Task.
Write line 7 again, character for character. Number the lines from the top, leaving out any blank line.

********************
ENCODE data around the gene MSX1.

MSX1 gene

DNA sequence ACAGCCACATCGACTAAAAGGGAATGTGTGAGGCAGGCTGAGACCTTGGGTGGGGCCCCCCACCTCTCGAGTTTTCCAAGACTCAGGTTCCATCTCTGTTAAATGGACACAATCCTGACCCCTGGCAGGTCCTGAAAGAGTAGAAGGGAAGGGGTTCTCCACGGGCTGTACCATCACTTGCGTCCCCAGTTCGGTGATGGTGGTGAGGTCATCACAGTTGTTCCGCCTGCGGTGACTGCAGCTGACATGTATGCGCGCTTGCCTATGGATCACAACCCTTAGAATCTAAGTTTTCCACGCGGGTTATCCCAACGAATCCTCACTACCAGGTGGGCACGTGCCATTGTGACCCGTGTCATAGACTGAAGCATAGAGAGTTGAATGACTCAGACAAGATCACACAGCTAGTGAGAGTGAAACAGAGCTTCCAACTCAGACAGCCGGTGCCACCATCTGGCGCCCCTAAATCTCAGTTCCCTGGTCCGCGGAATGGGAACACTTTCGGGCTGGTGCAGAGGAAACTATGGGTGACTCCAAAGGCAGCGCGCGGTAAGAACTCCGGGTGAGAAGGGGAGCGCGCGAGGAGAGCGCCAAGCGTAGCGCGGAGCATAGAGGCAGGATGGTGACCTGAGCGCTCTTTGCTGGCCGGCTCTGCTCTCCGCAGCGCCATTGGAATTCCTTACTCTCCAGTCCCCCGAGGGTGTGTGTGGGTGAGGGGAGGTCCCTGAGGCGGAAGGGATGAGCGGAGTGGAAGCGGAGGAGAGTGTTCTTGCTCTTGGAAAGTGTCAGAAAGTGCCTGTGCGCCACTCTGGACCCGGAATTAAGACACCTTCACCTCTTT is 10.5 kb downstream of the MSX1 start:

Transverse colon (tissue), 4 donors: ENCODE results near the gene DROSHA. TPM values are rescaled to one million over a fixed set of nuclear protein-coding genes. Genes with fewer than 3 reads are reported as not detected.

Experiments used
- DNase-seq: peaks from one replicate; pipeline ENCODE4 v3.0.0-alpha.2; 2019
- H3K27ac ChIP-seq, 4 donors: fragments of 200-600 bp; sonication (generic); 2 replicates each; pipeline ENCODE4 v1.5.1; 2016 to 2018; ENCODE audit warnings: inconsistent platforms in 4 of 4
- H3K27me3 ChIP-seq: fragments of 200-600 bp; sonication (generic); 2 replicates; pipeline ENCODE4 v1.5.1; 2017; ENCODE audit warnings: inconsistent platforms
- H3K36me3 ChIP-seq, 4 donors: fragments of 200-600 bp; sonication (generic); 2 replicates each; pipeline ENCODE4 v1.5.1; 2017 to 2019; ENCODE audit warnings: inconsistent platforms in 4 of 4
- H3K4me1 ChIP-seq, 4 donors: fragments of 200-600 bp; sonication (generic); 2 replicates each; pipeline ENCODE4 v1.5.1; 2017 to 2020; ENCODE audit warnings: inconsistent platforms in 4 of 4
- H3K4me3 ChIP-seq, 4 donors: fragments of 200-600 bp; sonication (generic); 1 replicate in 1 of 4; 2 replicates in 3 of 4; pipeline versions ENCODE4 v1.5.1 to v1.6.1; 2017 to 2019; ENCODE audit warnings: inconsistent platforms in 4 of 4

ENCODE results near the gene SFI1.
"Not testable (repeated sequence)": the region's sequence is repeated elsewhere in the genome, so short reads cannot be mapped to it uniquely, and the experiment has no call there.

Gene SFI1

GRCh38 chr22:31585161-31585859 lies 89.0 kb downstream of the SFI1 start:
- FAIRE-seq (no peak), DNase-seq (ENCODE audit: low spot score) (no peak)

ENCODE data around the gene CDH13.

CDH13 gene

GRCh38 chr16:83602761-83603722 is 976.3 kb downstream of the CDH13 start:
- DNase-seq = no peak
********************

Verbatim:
- H3K27ac ChIP-seq, 4 donors: fragments of 200-600 bp; sonication (generic); 2 replicates each; pipeline ENCODE4 v1.5.1; 2016 to 2018; ENCODE audit warnings: inconsistent platforms in 4 of 4